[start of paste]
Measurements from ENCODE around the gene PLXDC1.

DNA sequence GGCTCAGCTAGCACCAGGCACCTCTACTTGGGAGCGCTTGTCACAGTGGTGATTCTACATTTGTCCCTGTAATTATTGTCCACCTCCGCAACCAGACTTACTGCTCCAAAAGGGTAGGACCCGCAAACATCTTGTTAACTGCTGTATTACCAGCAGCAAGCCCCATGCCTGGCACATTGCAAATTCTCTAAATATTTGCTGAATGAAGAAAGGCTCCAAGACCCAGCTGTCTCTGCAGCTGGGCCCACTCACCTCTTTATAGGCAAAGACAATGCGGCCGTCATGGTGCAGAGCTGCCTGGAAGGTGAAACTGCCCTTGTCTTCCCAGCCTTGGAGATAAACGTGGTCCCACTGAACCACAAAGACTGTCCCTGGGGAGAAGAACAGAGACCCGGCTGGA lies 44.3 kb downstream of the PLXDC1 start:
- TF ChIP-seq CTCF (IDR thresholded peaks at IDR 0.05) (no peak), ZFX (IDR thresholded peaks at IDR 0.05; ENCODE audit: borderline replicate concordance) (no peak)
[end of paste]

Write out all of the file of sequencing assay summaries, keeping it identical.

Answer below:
Measurements from ENCODE around the gene PLXDC1.

DNA sequence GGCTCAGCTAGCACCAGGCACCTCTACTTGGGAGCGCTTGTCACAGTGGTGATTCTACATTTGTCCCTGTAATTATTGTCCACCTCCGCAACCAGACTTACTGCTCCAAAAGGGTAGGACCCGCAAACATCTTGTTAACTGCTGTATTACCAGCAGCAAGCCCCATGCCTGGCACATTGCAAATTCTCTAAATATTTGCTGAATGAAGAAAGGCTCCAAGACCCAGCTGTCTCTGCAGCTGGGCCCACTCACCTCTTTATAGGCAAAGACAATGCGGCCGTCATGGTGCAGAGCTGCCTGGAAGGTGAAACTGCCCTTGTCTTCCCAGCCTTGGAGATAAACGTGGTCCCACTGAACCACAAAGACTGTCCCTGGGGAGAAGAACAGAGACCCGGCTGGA lies 44.3 kb downstream of the PLXDC1 start:
- TF ChIP-seq CTCF (IDR thresholded peaks at IDR 0.05) (no peak), ZFX (IDR thresholded peaks at IDR 0.05; ENCODE audit: borderline replicate concordance) (no peak)